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Robert Kraft’s legal team has two other high profile lawyers for soliciting prostitution case

Robert Kraft.
Robert Kraft. (Chris O'Meara/Associated Press)

Robert K. Kraft’s legal team includes the attorney who helped Julian Edelman fight his suspension for using performance enhancing drugs and a second attorney who helped prosecute Martha Stewart as a Florida judge declared the soliciting prostitution charges against the Patriots owner a “high profile proceeding.”

In papers filed in Palm Beach court on Wednesday, Judge Frank Castor activated rules overseeing media coverage of high profile trials for what has been described in court papers as Kraft’s March 28 arraignment on two counts of soliciting another to commit prostitution.

It is not clear, however, whether Kraft will attend. A boilerplate court order filed in Kraft’s case declared that defendants must appear, but Kraft’s Florida-based defense attorney, Jack A. Goldberger, has said his client doesn’t have to show up because the charges are misdemeanors, and his attendance is not required.

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But with the court date approaching and as negotiations continue between Kraft and State Attorney Dave Aronberg’s office over a possible plea deal, two of Kraft’s high profile lawyers lawyers, Alex Spiro and William A. Burck, filed paperwork asking for permission to represent the 77-year-old billionaire in Florida. Spiro and Burck are both partners in the Quinn Emanuel law firm, but are not members of the Florida bar.

According to Spiro’s profile on the firm website, he is a Tufts University graduate who spent five years at McLean Hospital in Belmont, widely considered to be a top flight psychiatric hospital, where he supervised an adolescent treatment center and ran a “program for children with autisim and Asperger’s syndrome.”

Spiro shifted his attention to the legal profession where he graduated from Harvard Law School and has since worked as a prosecutor in Manhattan, where he prosecuted serial killers and was part of a conviction integrity team.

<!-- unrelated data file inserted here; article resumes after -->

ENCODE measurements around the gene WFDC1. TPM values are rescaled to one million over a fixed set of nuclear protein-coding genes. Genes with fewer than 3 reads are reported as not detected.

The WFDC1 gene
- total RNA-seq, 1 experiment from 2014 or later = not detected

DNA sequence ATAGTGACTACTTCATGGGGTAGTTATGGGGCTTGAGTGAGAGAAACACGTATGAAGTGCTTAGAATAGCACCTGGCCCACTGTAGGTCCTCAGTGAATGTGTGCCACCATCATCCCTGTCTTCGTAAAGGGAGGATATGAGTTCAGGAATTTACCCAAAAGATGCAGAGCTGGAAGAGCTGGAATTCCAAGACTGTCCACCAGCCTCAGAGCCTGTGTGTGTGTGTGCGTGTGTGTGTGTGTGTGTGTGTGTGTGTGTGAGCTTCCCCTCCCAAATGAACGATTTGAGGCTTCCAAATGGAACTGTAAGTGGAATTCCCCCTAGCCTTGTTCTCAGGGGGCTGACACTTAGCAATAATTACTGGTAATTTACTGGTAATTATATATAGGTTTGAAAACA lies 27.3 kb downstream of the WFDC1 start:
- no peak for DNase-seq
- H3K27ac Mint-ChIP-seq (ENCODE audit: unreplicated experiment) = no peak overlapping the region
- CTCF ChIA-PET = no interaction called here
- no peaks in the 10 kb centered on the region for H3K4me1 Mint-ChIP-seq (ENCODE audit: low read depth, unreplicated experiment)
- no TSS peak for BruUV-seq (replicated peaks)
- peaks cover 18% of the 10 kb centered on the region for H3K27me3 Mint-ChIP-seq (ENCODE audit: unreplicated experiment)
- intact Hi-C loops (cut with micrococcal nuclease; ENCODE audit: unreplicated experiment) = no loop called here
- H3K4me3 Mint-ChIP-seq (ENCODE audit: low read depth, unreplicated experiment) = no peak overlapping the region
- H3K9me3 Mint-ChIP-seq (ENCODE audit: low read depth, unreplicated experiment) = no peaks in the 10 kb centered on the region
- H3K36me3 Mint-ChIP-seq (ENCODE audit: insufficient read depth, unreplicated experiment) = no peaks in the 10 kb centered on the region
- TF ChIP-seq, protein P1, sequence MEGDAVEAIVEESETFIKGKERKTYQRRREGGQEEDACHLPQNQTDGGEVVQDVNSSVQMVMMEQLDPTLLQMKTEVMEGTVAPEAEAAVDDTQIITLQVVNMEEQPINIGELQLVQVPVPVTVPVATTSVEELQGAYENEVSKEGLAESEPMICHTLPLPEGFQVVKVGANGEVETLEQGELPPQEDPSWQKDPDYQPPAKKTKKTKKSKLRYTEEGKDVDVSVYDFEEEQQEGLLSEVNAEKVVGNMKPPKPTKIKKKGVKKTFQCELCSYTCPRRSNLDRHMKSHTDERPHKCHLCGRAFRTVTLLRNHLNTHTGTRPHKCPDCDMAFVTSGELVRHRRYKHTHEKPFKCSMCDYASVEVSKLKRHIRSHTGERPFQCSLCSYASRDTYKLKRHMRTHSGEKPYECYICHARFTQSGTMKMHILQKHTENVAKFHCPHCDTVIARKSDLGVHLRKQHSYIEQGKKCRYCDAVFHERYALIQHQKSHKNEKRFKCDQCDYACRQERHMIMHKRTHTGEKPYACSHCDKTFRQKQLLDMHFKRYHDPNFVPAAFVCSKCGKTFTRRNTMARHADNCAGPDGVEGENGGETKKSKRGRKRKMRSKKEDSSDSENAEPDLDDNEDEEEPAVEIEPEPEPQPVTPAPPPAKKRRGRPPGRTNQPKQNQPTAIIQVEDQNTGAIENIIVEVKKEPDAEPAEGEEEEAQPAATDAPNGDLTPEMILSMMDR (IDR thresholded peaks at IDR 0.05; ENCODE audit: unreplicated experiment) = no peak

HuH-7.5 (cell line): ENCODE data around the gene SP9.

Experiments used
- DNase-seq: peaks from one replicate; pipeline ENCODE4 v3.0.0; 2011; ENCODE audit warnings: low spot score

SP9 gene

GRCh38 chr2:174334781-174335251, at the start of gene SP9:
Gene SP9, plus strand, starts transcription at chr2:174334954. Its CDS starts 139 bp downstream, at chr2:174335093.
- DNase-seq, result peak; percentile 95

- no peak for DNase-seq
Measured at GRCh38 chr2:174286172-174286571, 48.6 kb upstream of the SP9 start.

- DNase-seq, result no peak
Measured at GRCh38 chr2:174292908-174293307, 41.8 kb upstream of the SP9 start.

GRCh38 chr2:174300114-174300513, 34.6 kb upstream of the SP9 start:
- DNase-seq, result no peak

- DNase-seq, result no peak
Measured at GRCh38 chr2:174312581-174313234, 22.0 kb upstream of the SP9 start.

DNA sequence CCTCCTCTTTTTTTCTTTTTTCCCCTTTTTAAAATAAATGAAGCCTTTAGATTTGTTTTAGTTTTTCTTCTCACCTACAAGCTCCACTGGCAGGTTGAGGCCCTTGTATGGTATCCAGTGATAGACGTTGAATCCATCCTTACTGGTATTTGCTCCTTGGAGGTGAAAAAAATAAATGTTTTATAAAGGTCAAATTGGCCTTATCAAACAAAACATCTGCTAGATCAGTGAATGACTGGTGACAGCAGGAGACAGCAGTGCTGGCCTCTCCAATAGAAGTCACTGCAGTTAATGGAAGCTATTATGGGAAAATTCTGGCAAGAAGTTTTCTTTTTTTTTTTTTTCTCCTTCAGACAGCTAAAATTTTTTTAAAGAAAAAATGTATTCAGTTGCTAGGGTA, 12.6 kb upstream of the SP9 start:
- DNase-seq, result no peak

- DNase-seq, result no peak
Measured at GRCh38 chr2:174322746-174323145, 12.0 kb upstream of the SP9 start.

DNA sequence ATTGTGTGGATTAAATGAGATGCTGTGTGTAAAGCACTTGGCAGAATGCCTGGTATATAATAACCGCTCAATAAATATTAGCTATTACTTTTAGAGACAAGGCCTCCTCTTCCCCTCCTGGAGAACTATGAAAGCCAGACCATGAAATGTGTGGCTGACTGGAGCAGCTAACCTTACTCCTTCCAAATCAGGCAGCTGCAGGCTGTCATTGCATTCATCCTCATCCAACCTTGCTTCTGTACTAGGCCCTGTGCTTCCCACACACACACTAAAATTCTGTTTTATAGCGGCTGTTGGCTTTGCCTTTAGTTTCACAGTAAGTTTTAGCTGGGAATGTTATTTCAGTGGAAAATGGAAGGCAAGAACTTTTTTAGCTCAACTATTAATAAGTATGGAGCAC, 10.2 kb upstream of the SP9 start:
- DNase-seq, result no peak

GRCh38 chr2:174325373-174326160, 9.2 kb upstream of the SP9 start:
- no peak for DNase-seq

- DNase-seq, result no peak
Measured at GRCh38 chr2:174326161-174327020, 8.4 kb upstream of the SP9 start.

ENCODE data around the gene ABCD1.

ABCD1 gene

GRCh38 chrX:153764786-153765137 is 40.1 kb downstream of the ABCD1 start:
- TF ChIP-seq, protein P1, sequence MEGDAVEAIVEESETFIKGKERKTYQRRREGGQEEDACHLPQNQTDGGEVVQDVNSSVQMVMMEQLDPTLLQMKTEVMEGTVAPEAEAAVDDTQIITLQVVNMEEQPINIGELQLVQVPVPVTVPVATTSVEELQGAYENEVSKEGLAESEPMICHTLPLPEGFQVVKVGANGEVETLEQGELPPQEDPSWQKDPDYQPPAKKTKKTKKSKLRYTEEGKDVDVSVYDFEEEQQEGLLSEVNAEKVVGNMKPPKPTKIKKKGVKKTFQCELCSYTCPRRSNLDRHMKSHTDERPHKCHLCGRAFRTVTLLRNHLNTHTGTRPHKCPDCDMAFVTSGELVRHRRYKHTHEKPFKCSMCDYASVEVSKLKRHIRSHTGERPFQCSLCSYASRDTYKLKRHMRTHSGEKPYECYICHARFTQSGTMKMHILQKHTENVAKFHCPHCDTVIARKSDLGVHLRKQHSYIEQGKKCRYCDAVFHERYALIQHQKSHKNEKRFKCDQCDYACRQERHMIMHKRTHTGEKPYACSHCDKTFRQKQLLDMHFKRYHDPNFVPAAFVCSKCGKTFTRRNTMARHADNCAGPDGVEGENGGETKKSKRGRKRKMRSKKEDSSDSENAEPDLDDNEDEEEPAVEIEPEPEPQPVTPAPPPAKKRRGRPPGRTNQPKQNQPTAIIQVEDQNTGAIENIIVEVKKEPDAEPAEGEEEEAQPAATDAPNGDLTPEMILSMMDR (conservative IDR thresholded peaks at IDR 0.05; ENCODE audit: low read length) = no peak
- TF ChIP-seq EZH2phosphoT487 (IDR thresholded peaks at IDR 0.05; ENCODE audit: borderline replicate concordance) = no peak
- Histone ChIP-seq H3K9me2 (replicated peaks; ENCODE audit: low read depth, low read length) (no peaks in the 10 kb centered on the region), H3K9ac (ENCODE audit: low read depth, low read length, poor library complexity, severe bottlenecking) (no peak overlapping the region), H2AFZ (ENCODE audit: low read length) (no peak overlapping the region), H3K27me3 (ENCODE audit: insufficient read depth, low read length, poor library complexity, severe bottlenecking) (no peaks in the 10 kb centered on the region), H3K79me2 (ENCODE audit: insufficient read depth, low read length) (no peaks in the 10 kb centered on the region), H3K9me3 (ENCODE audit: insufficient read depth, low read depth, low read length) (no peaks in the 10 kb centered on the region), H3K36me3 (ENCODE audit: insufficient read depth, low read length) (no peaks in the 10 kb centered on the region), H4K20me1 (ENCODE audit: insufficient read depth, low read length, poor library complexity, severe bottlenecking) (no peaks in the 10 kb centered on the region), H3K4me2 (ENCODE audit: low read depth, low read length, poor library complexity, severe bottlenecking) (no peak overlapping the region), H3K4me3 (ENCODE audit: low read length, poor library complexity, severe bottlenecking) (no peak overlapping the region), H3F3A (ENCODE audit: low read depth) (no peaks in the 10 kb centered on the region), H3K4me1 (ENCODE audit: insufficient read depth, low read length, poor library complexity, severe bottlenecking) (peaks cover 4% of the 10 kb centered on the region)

As a defense lawyer, Spiro represented Edelman, the Patriots wide receiver who was suspended by the NFL for four games last season for using performance enhancing drugs, ESPN reported. Spiro also was part of former Patriots tight end Aaron J. Hernandez’s defense team in a 2017 double-murder trial, where Hernandez was acquitted.

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“Mr. Spiro has, as lead counsel, tried well over 50 cases to verdict. Notably, over the last several years, he has secured a string of significant acquittals for his clients in both federal and state court,’’ his biography reads.

Burck was special counsel to President George W. Bush and worked as a federal prosecutor in New York City, where he participated in the 2004 prosecution of lifestyle maven Stewart for obstruction of justice, a conviction that sent Stewart to prison for several months.

The three attorneys first notified the court they were representing Kraft on Feb. 26, according to court records.

The Globe reported Wednesday that Kraft rejected a proposed deal that would have required him to admit Florida prosecutors could prove he had solicited prostitution as his attorneys asked a judge to keep video footage of the alleged sexual encounters out of public view.

Kraft believes the offer of a deal, which the Palm Beach County state attorney’s office said was standard for first-time misdemeanor offenders, pushed the legal requirements for “deferred prosecution” beyond what is routinely expected, a person familiar with Kraft’s legal strategy said Wednesday.

The offer typically requires defendants to acknowledge that prosecutors have enough evidence to possibly persuade a jury they are guilty, said the person who asked not to be named because of the sensitive nature of the case. That leaves room for defendants to assert that they might have been acquitted if the case had gone to trial.

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In Kraft’s case, prosecutors said they would drop the charges only if he acknowledged that he would have been proven guilty of the charges, something Kraft is adamant he will never do, the person said.

In Jupiter, police secretly installed a video camera before Kraft and 24 other men were charged as part of a lengthy investigation into the Orchids of Asia Day Spa, which authorities have said is connected to a large human trafficking ring. However, no one implicated in the Jupiter prosecution has been charged with human trafficking.

Kraft, through a spokesperson, has adamantly insisted he did not commit a crime when he visited the spa on Jan. 19 and Jan. 20.

The investigation by Jupiter police was part of a larger law enforcement probe into human trafficking in the region. That has led to charges against some 200 men who allegedly visited spas in three counties.

The National Football League has said it is aware of the charges against Kraft.


Travis Andersen contributed to this report. John R. Ellement can be reached at ellement@globe.com. Follow him on Twitter @JREbosglobe.